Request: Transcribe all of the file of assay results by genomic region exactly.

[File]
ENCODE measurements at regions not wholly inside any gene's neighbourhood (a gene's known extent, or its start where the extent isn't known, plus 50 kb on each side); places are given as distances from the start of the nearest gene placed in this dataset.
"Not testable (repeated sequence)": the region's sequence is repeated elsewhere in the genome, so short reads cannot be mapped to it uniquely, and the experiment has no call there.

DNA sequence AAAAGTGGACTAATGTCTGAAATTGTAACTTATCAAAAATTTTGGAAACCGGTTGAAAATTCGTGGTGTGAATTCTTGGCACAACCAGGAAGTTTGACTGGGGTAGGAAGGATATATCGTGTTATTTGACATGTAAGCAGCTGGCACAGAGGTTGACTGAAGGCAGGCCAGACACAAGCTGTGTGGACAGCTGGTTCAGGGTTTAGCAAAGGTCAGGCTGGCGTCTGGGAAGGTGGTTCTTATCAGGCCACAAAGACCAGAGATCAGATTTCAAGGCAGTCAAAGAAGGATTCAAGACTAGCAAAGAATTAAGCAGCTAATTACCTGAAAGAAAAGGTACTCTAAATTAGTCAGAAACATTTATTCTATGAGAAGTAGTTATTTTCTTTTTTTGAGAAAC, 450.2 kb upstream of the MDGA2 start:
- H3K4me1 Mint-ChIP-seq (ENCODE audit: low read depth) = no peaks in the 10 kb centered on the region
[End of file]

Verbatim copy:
ENCODE measurements at regions not wholly inside any gene's neighbourhood (a gene's known extent, or its start where the extent isn't known, plus 50 kb on each side); places are given as distances from the start of the nearest gene placed in this dataset.
"Not testable (repeated sequence)": the region's sequence is repeated elsewhere in the genome, so short reads cannot be mapped to it uniquely, and the experiment has no call there.

DNA sequence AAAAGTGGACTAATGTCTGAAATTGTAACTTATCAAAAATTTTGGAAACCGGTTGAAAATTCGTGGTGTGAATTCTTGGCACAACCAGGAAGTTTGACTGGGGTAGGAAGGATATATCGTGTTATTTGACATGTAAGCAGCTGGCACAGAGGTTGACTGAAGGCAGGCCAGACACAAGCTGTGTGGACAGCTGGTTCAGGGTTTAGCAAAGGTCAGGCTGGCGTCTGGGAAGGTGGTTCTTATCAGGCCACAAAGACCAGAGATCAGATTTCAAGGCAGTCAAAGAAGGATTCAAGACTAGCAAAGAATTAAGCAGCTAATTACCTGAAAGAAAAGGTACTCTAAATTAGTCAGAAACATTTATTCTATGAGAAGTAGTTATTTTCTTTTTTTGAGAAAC, 450.2 kb upstream of the MDGA2 start:
- H3K4me1 Mint-ChIP-seq (ENCODE audit: low read depth) = no peaks in the 10 kb centered on the region